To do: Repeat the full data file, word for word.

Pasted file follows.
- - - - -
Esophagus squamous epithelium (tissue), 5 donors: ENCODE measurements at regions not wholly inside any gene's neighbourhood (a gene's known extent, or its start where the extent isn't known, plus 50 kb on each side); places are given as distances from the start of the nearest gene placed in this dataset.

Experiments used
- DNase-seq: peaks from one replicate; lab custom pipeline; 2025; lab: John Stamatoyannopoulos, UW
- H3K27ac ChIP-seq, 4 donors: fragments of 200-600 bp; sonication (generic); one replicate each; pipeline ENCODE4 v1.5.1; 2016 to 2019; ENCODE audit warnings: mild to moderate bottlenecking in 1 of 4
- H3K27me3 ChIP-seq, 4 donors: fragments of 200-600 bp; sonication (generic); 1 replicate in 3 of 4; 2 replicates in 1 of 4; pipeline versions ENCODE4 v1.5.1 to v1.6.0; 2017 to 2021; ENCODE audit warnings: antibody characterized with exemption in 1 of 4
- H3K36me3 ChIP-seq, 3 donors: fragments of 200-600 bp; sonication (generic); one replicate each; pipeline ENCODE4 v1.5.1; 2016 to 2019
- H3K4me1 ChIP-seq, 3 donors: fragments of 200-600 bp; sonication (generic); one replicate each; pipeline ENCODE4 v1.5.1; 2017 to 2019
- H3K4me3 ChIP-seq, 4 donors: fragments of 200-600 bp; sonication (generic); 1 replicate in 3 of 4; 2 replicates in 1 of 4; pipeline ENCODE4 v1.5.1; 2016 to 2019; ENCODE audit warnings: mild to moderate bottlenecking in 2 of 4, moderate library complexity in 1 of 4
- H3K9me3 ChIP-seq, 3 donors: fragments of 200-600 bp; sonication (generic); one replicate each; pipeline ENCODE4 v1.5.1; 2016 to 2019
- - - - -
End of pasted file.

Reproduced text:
Esophagus squamous epithelium (tissue), 5 donors: ENCODE measurements at regions not wholly inside any gene's neighbourhood (a gene's known extent, or its start where the extent isn't known, plus 50 kb on each side); places are given as distances from the start of the nearest gene placed in this dataset.

Experiments used
- DNase-seq: peaks from one replicate; lab custom pipeline; 2025; lab: John Stamatoyannopoulos, UW
- H3K27ac ChIP-seq, 4 donors: fragments of 200-600 bp; sonication (generic); one replicate each; pipeline ENCODE4 v1.5.1; 2016 to 2019; ENCODE audit warnings: mild to moderate bottlenecking in 1 of 4
- H3K27me3 ChIP-seq, 4 donors: fragments of 200-600 bp; sonication (generic); 1 replicate in 3 of 4; 2 replicates in 1 of 4; pipeline versions ENCODE4 v1.5.1 to v1.6.0; 2017 to 2021; ENCODE audit warnings: antibody characterized with exemption in 1 of 4
- H3K36me3 ChIP-seq, 3 donors: fragments of 200-600 bp; sonication (generic); one replicate each; pipeline ENCODE4 v1.5.1; 2016 to 2019
- H3K4me1 ChIP-seq, 3 donors: fragments of 200-600 bp; sonication (generic); one replicate each; pipeline ENCODE4 v1.5.1; 2017 to 2019
- H3K4me3 ChIP-seq, 4 donors: fragments of 200-600 bp; sonication (generic); 1 replicate in 3 of 4; 2 replicates in 1 of 4; pipeline ENCODE4 v1.5.1; 2016 to 2019; ENCODE audit warnings: mild to moderate bottlenecking in 2 of 4, moderate library complexity in 1 of 4
- H3K9me3 ChIP-seq, 3 donors: fragments of 200-600 bp; sonication (generic); one replicate each; pipeline ENCODE4 v1.5.1; 2016 to 2019